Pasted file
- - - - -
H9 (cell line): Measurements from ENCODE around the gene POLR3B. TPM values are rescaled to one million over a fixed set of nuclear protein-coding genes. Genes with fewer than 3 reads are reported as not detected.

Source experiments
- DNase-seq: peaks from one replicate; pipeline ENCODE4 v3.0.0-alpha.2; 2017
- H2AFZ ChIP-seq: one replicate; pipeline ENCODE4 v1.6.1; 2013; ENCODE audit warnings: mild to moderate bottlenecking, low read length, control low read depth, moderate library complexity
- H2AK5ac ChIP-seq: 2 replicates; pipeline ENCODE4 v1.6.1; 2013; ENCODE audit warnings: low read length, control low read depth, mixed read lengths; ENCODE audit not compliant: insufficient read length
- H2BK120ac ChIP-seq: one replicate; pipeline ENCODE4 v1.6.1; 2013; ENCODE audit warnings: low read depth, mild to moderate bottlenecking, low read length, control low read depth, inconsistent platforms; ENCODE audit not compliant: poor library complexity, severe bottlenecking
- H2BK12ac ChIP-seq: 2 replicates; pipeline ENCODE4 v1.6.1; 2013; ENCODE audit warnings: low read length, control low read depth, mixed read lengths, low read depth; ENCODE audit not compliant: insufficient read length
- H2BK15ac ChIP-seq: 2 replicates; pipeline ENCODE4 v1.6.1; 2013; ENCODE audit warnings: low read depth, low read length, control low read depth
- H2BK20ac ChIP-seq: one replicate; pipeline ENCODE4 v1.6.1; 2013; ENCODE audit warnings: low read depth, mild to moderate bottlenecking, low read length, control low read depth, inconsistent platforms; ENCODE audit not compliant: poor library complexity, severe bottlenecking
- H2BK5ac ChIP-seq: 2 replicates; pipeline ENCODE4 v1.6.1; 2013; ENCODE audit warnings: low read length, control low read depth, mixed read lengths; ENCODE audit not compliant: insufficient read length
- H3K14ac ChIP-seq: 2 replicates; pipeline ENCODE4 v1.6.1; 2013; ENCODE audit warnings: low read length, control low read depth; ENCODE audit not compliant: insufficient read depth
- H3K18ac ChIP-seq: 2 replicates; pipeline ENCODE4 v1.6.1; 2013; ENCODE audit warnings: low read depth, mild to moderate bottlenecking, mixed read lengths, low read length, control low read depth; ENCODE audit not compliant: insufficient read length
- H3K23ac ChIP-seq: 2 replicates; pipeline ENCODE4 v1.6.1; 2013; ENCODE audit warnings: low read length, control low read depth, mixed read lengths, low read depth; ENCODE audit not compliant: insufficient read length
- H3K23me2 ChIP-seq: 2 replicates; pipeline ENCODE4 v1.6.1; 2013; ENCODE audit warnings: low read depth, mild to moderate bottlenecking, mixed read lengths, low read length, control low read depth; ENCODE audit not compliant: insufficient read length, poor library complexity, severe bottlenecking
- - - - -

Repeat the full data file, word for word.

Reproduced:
H9 (cell line): Measurements from ENCODE around the gene POLR3B. TPM values are rescaled to one million over a fixed set of nuclear protein-coding genes. Genes with fewer than 3 reads are reported as not detected.

Source experiments
- DNase-seq: peaks from one replicate; pipeline ENCODE4 v3.0.0-alpha.2; 2017
- H2AFZ ChIP-seq: one replicate; pipeline ENCODE4 v1.6.1; 2013; ENCODE audit warnings: mild to moderate bottlenecking, low read length, control low read depth, moderate library complexity
- H2AK5ac ChIP-seq: 2 replicates; pipeline ENCODE4 v1.6.1; 2013; ENCODE audit warnings: low read length, control low read depth, mixed read lengths; ENCODE audit not compliant: insufficient read length
- H2BK120ac ChIP-seq: one replicate; pipeline ENCODE4 v1.6.1; 2013; ENCODE audit warnings: low read depth, mild to moderate bottlenecking, low read length, control low read depth, inconsistent platforms; ENCODE audit not compliant: poor library complexity, severe bottlenecking
- H2BK12ac ChIP-seq: 2 replicates; pipeline ENCODE4 v1.6.1; 2013; ENCODE audit warnings: low read length, control low read depth, mixed read lengths, low read depth; ENCODE audit not compliant: insufficient read length
- H2BK15ac ChIP-seq: 2 replicates; pipeline ENCODE4 v1.6.1; 2013; ENCODE audit warnings: low read depth, low read length, control low read depth
- H2BK20ac ChIP-seq: one replicate; pipeline ENCODE4 v1.6.1; 2013; ENCODE audit warnings: low read depth, mild to moderate bottlenecking, low read length, control low read depth, inconsistent platforms; ENCODE audit not compliant: poor library complexity, severe bottlenecking
- H2BK5ac ChIP-seq: 2 replicates; pipeline ENCODE4 v1.6.1; 2013; ENCODE audit warnings: low read length, control low read depth, mixed read lengths; ENCODE audit not compliant: insufficient read length
- H3K14ac ChIP-seq: 2 replicates; pipeline ENCODE4 v1.6.1; 2013; ENCODE audit warnings: low read length, control low read depth; ENCODE audit not compliant: insufficient read depth
- H3K18ac ChIP-seq: 2 replicates; pipeline ENCODE4 v1.6.1; 2013; ENCODE audit warnings: low read depth, mild to moderate bottlenecking, mixed read lengths, low read length, control low read depth; ENCODE audit not compliant: insufficient read length
- H3K23ac ChIP-seq: 2 replicates; pipeline ENCODE4 v1.6.1; 2013; ENCODE audit warnings: low read length, control low read depth, mixed read lengths, low read depth; ENCODE audit not compliant: insufficient read length
- H3K23me2 ChIP-seq: 2 replicates; pipeline ENCODE4 v1.6.1; 2013; ENCODE audit warnings: low read depth, mild to moderate bottlenecking, mixed read lengths, low read length, control low read depth; ENCODE audit not compliant: insufficient read length, poor library complexity, severe bottlenecking